Ryan Leggio: Hi, I'm Ryan Leggio. I'm a mutual fund analyst here at Morningstar, and with me today is Michael Mauboussin, the chief investment strategist of Legg Mason Capital Management. He's also an adjunct professor at Columbia University, the author of numerous books, and his newest book is entitled "Think Twice."
Michael, thanks so much for joining us today.
Michael Mauboussin: Ryan, great to be with you.
Leggio: I thought we'd talk a little bit about the title of your book and how you basically used a "wisdom of crowds"-type process and an Amazon tool to come up with it.
Mauboussin: Exactly, well, I try to practice what I preach a little bit. It's an interesting thing. We debated about what the title should be, and I thought "Think Twice" would make some sense because it's active. It's literal. It's a good title.
My editor was a little bit uncomfortable with it, and it turns out I realized why. About a year ago they published another book called "Think Again," which is not quite as good a title, but you can see how that would cause some confusion.
So I said to her, "Just give me some title ideas, and we'll see."
She'd throw them at me, and I would say, "Why do you like that one?"
They would say, "Well, we just think it sounds good."
There was basically no foundation for it. So we decided to take matters into our own hands, and we created a title tournament. You're exactly right. We went to Amazon.com. It's got a feature called Mechanical Turk where you give what are called Human Intelligence Tasks, or HITs, to people for small micropayments.Read Full Transcript
I said, "Give me all the titles you want to list," and we listed them in a tournament format. We paired them off, and we just went down the line.
It's a great feature, by the way, because you leave work, you hit a button, it goes around the world, and hundreds of people answer your question. Then you come in the morning, and the answers are there.
We ran the tournament, and "Think Twice" won the tournament hands down. I do like to say, as you pointed out, the title of this book was determined by hundreds of random people around the world willing to answer a question for 10 cents. That really is the truth. We really did find that that title was by far the most popular.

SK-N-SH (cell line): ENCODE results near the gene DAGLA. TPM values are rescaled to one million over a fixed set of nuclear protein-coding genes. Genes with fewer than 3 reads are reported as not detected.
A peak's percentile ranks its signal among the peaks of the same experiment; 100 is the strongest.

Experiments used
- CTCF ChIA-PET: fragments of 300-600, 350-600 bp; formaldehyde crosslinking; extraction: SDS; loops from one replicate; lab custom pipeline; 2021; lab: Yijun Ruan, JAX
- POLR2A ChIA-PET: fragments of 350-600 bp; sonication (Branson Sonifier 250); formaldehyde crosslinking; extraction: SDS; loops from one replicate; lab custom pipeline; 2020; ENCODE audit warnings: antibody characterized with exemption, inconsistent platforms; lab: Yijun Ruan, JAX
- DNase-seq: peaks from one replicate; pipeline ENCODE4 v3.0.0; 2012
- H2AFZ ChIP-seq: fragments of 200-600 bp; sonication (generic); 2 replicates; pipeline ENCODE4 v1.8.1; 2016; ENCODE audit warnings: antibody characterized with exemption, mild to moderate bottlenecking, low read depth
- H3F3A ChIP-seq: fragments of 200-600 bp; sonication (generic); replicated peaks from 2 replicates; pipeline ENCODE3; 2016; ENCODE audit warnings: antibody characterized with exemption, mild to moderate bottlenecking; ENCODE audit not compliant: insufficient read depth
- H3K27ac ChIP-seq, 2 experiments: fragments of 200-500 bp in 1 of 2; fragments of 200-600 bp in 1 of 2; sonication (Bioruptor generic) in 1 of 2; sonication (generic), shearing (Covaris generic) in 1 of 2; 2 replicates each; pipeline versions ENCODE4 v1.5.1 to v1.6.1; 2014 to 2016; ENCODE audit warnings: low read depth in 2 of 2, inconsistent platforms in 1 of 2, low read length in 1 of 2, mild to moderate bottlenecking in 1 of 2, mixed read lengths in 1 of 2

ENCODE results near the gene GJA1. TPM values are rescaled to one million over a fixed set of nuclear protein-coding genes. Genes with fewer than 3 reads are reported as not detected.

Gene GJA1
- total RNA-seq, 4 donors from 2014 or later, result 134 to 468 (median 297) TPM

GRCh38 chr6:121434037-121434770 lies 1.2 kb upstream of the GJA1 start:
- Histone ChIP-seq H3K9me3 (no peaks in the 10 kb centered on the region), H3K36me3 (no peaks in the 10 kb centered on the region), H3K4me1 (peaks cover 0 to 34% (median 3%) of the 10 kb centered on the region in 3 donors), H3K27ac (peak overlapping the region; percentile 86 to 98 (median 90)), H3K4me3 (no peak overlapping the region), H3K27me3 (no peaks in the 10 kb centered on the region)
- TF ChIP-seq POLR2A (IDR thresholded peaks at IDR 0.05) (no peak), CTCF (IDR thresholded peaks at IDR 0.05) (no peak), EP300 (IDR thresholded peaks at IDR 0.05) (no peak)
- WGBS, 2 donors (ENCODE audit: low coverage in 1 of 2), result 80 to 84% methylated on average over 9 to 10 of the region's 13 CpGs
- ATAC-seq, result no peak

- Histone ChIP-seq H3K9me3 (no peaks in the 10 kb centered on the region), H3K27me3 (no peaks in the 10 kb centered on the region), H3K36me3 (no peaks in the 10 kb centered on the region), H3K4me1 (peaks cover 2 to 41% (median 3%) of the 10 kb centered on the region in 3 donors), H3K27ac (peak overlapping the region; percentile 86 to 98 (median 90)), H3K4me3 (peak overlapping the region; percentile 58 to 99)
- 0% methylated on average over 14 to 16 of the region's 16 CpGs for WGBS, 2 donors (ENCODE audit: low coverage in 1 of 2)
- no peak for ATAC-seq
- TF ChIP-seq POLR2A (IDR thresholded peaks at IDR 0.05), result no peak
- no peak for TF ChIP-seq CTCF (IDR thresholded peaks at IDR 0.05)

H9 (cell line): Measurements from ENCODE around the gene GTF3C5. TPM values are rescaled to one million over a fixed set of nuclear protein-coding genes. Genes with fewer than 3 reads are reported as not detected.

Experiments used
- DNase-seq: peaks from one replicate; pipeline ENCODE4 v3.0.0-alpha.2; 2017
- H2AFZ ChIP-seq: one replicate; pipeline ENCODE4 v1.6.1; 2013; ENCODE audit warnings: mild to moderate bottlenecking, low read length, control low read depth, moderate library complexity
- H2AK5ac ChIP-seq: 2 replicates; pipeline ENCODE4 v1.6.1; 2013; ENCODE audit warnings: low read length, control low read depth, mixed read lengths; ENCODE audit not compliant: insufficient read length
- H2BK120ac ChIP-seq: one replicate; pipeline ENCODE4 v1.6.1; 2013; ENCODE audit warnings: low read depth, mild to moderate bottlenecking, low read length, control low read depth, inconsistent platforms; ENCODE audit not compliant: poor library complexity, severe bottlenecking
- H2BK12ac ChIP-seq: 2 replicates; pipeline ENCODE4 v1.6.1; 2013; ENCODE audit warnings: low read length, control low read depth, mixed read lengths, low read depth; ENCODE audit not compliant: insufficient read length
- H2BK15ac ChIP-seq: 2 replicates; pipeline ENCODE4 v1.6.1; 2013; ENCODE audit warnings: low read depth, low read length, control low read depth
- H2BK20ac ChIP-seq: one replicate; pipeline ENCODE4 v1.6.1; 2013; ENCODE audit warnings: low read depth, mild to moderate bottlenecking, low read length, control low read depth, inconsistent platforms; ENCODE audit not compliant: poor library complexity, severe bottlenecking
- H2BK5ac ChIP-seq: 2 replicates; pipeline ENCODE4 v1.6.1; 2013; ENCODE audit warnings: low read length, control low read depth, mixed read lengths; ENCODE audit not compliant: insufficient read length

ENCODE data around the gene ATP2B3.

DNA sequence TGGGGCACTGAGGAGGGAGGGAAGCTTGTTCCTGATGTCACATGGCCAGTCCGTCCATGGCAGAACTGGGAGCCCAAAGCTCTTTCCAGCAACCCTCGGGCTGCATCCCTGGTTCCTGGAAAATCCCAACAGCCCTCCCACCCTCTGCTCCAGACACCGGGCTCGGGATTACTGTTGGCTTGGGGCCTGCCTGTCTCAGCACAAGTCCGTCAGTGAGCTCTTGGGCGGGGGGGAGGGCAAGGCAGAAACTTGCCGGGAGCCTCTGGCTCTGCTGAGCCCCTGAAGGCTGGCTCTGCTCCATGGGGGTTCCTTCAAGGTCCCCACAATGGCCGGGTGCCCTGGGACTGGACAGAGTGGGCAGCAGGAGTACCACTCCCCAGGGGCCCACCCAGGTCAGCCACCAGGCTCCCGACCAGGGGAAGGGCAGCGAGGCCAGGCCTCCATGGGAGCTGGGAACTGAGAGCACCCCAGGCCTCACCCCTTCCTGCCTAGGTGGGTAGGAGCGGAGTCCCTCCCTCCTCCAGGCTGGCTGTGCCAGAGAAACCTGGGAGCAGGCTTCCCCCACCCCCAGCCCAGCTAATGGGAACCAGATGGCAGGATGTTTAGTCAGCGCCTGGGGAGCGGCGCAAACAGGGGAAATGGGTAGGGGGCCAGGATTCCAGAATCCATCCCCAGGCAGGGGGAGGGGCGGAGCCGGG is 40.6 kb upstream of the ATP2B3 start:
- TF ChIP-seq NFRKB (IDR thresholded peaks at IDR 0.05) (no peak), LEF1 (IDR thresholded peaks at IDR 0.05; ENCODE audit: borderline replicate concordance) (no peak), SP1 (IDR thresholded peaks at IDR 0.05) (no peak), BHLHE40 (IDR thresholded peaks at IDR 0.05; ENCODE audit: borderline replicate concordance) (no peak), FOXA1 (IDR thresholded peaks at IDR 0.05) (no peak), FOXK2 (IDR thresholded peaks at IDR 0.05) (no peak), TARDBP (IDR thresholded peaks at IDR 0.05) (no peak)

Leggio: You've written a lot about the wisdom of crowds and if there are certain conditions that are met, you oftentimes get great decisions by diverse people, et cetera.
I guess I'm wondering how that concept might apply to money management. We see a lot of times managers or consultants or mutual funds choose, say, five mutual funds and allocate 20 percent to each instead of picking the best ideas of those five managers and building a portfolio that way.
Are there any principles from the wisdom of crowds you think the money management industry could be a little smarter in using?
Mauboussin: That's a great question. Just take one step back. As you point out, there are certain conditions when it works and conditions when it doesn't work. It's worth taking just a moment to talk about those.
The conditions are typically three. One is diversity. We need to have, for markets to be smart, diverse people, and that is technical, fundamental, long term, short term, different techniques.
The second is a properly functioning aggregation mechanism, which of course exchanges do well.
Then the third is incentives, which are rewards for being right and penalties for being wrong. Of course it's financial in our world, but it doesn't have to be. It could be reputation or other things.
When those conditions are happening, you tend to get very efficient results. So what we're looking for as money managers is when one or more of those conditions are violated, and by far the most likely to be violated is diversity.
Rather than people thinking differently about a topic, they tend to get on the same side of the ship, which leads to excesses and fundamentals that get out of sync with expectations.
One of the challenges with doing a meta-wisdom of crowds is the market itself is already doing this. So it's hard to say I'm going to pick the best ideas because the market itself is doing this now.
To me, the better way to conceptualize that is to find people that consistently focus on that fundamentals-expectations gap and the varying perception. Often the source of the varying perception is some sort of diversity breakdown that you can identify.
Leggio: A lot of times, with a lot of Legg Mason funds, it could be concentration or other avenues to differentiate yourself from the crowd?
Mauboussin: Yes, I think the ultimate objective for us and all of our funds is consistent, which is delivering excess returns for our fundholders.
So things like concentration or even turnover, these I would say are tactics to serve the ultimate objective, and we happen to believe that more concentrated portfolios and relatively long time horizons ultimately serve those objectives, but there's nothing immutable about those. Those are means to the end.
But we do think that, indeed, that is the case, that taking longer-term perspectives, three-to-five year perspectives, on things and typically more concentration. We still want to diversify the portfolios, but say, 30, 40, 50 names instead of 100 or 200 names, again, best serves those purposes.